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BOSTON — The Terrorism Risk Insurance Program has generally been effective in making terrorism insurance affordable, and the move to a joint data call for collecting terrorism risk information has effectively reduced the reporting burdens for most property/casualty and workers compensation insurers participating in the program, according to an official with the Federal Insurance Office.
The data call was required under Section 111 of the Terrorism Risk Insurance Program Reauthorization Act of 2015, which directs the U.S. Department of the Treasury to collect data on the terrorism risk insurance market and report its findings to Congress. The data call is expected to be used by Congress to evaluate the program and determine if it is meeting stated goals and objectives in an effective and efficient manner. The 2017 and 2018 TRIP data calls were mandatory for participating insurers, subject to an exception for small insurers that wrote less than $10 million in TRIP-eligible lines premiums in each reporting year, respectively.
FIO worked with state regulators, the National Association of Insurance Commissioners and industry stakeholders to address the “substantive and technical issues presented by a single data call,” Richard Ifft, FIO’s senior regulatory policy analyst, told state regulators at the NAIC’s summer meeting in Boston on Sunday. “Thus a significant component of the 2018 data call was that Treasury and state insurance regulators coordinated in the collection of data, which has permitted participating insurers for the most part to provide a single data set to both Treasury … and state regulators. This approach worked well in its first year of operation, and Treasury is currently working with state regulators and the NAIC on ways the process can be further improved and streamlined for purposes of future data calls. It is Treasury’s understanding based upon comments from stakeholders and extensive interaction with reporting insurers that this approach has in fact reduced burdens on industry overall.”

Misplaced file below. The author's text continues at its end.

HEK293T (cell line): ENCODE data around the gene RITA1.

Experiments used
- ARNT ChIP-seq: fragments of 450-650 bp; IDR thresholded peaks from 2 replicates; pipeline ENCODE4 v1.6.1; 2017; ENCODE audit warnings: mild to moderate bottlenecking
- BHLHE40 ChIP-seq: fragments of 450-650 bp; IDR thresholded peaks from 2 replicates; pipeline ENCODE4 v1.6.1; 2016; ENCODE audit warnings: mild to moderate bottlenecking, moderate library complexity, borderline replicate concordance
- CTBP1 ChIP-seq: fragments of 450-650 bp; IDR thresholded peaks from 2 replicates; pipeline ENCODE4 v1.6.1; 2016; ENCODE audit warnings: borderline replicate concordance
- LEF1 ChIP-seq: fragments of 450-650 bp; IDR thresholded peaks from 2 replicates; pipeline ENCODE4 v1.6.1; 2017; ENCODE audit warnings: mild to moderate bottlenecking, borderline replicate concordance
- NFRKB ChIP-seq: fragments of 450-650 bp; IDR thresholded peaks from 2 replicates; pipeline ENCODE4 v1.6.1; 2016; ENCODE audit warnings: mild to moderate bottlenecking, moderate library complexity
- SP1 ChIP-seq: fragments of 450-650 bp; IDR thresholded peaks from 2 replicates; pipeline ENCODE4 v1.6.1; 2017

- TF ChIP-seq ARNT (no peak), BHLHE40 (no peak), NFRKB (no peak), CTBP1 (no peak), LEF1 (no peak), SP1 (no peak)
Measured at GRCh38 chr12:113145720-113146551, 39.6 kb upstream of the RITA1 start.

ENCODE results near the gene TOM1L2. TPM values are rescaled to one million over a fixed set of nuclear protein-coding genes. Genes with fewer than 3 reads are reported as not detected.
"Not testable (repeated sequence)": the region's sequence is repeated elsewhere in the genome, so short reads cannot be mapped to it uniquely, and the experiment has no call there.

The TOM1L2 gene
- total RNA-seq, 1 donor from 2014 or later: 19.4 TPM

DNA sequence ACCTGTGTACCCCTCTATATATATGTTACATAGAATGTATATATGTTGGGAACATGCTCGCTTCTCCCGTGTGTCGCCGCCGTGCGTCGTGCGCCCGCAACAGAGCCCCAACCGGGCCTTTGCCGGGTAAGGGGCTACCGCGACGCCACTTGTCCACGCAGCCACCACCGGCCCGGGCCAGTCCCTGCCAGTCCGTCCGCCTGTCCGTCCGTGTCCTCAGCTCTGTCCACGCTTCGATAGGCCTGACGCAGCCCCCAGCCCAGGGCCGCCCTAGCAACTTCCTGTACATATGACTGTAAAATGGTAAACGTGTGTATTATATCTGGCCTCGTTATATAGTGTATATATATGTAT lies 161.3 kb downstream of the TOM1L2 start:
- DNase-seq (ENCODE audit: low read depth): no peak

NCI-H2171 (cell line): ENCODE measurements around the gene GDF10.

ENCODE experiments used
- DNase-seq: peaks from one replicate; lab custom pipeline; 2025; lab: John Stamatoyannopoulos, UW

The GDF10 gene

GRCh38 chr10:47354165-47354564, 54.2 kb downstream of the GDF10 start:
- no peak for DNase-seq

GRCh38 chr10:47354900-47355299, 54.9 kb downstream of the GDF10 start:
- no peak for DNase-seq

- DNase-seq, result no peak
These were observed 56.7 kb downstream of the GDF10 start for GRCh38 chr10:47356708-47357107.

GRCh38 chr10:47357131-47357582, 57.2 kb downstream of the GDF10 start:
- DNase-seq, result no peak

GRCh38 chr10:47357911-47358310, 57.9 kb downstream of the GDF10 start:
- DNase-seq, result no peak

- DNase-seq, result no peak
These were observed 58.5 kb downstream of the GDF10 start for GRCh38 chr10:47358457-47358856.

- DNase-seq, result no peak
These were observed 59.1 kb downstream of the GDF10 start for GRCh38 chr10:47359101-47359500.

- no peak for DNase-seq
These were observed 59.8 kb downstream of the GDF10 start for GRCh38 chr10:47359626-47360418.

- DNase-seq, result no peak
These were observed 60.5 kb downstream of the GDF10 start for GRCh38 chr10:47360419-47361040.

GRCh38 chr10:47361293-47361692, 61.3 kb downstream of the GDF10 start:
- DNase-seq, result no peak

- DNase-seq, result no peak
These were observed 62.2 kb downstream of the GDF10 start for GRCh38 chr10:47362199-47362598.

FIO published a required report on June 29 that evaluated the overall effectiveness of the program, changes or trends in the collected data, whether any aspects of the program have the effect of discouraging or impeding insurers from providing commercial property/casualty insurance coverage or coverage for acts of terrorism, the impact of the program on workers comp insurers and an estimate of the total amount of premiums earned on terrorism risk insurance since Jan. 1, 2003.
“The program has generally been effective in making terrorism risk insurance available and affordable in the insurance marketplace,” Mr. Ifft said. “During the time the program has been in effect, private reinsurance capacity for terrorism risk that is not backstopped by the program has increased substantially. That increase, however, is not observed in connection with losses arising from nuclear, biological, chemical or radiological risks.”
The 2016 and 2017 collected data “indicates that the market for terrorism risk insurance has been relatively stable over this two-year period, with few observable differences in relevant benchmarks such as price and takeup rate,” he continued. “Treasury has not observed any aspects of the program … that have had the effect of discouraging or impeding insurers from providing property/casualty insurance in general or coverage for acts of terrorism specifically.”
The program “serves as an important backstop to workers compensation” given that comp must cover terrorism risk under state law, is not subject to limits of liability, and cannot exclude causes of loss posing extreme aggregation risks, Mr. Ifft said.
Treasury’s estimate of total earned premiums for terrorism risk insurance from 2003 to 2017 is about $37.6 billion, or $45 billion including captive insurers, which are analyzed separately, which is between 1% to 2% of the total premiums earned in the TRIP-eligible lines of insurance, according to the report.
The FIO will produce a report next year on the competitiveness of small insurers in the terrorism risk insurance marketplace and will issue another report on the effectiveness of the program in 2020, he said.
Many captives will likely have to respond to the U.S. Treasury Department’s first mandatory terrorism data call by the May 15th deadline, but should have little trouble doing so, according to a briefing by A.M. Best Co.